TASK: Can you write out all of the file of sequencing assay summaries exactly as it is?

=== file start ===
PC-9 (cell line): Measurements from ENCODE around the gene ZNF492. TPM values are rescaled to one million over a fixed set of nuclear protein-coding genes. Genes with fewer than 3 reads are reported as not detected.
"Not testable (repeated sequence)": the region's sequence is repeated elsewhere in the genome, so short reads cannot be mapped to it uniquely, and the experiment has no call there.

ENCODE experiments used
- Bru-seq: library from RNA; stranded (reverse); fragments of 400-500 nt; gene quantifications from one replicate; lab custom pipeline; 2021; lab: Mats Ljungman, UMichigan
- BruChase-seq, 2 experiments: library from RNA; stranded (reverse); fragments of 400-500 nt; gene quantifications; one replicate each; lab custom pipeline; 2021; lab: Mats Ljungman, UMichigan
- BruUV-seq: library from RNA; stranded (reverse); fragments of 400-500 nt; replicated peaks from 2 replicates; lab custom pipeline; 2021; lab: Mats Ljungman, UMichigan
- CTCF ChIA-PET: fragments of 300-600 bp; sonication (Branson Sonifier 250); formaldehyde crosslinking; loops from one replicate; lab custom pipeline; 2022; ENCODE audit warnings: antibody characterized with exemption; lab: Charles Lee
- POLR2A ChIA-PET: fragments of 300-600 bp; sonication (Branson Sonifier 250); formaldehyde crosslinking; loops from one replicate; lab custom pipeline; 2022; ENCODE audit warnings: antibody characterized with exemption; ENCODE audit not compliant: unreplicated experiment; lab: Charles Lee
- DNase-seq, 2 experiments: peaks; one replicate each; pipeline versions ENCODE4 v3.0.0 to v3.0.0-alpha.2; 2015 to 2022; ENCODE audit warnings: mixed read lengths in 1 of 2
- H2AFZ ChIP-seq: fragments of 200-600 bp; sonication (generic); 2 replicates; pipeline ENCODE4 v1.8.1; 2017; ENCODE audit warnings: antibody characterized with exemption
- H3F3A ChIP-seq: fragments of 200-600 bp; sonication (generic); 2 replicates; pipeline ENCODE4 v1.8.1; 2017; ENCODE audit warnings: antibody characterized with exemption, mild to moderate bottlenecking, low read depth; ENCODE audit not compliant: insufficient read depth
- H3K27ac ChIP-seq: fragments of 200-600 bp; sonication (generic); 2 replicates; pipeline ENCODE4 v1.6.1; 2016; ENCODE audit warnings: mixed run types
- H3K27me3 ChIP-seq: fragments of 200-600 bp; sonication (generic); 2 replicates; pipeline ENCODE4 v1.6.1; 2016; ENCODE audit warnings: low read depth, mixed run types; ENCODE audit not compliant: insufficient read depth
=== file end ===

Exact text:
PC-9 (cell line): Measurements from ENCODE around the gene ZNF492. TPM values are rescaled to one million over a fixed set of nuclear protein-coding genes. Genes with fewer than 3 reads are reported as not detected.
"Not testable (repeated sequence)": the region's sequence is repeated elsewhere in the genome, so short reads cannot be mapped to it uniquely, and the experiment has no call there.

ENCODE experiments used
- Bru-seq: library from RNA; stranded (reverse); fragments of 400-500 nt; gene quantifications from one replicate; lab custom pipeline; 2021; lab: Mats Ljungman, UMichigan
- BruChase-seq, 2 experiments: library from RNA; stranded (reverse); fragments of 400-500 nt; gene quantifications; one replicate each; lab custom pipeline; 2021; lab: Mats Ljungman, UMichigan
- BruUV-seq: library from RNA; stranded (reverse); fragments of 400-500 nt; replicated peaks from 2 replicates; lab custom pipeline; 2021; lab: Mats Ljungman, UMichigan
- CTCF ChIA-PET: fragments of 300-600 bp; sonication (Branson Sonifier 250); formaldehyde crosslinking; loops from one replicate; lab custom pipeline; 2022; ENCODE audit warnings: antibody characterized with exemption; lab: Charles Lee
- POLR2A ChIA-PET: fragments of 300-600 bp; sonication (Branson Sonifier 250); formaldehyde crosslinking; loops from one replicate; lab custom pipeline; 2022; ENCODE audit warnings: antibody characterized with exemption; ENCODE audit not compliant: unreplicated experiment; lab: Charles Lee
- DNase-seq, 2 experiments: peaks; one replicate each; pipeline versions ENCODE4 v3.0.0 to v3.0.0-alpha.2; 2015 to 2022; ENCODE audit warnings: mixed read lengths in 1 of 2
- H2AFZ ChIP-seq: fragments of 200-600 bp; sonication (generic); 2 replicates; pipeline ENCODE4 v1.8.1; 2017; ENCODE audit warnings: antibody characterized with exemption
- H3F3A ChIP-seq: fragments of 200-600 bp; sonication (generic); 2 replicates; pipeline ENCODE4 v1.8.1; 2017; ENCODE audit warnings: antibody characterized with exemption, mild to moderate bottlenecking, low read depth; ENCODE audit not compliant: insufficient read depth
- H3K27ac ChIP-seq: fragments of 200-600 bp; sonication (generic); 2 replicates; pipeline ENCODE4 v1.6.1; 2016; ENCODE audit warnings: mixed run types
- H3K27me3 ChIP-seq: fragments of 200-600 bp; sonication (generic); 2 replicates; pipeline ENCODE4 v1.6.1; 2016; ENCODE audit warnings: low read depth, mixed run types; ENCODE audit not compliant: insufficient read depth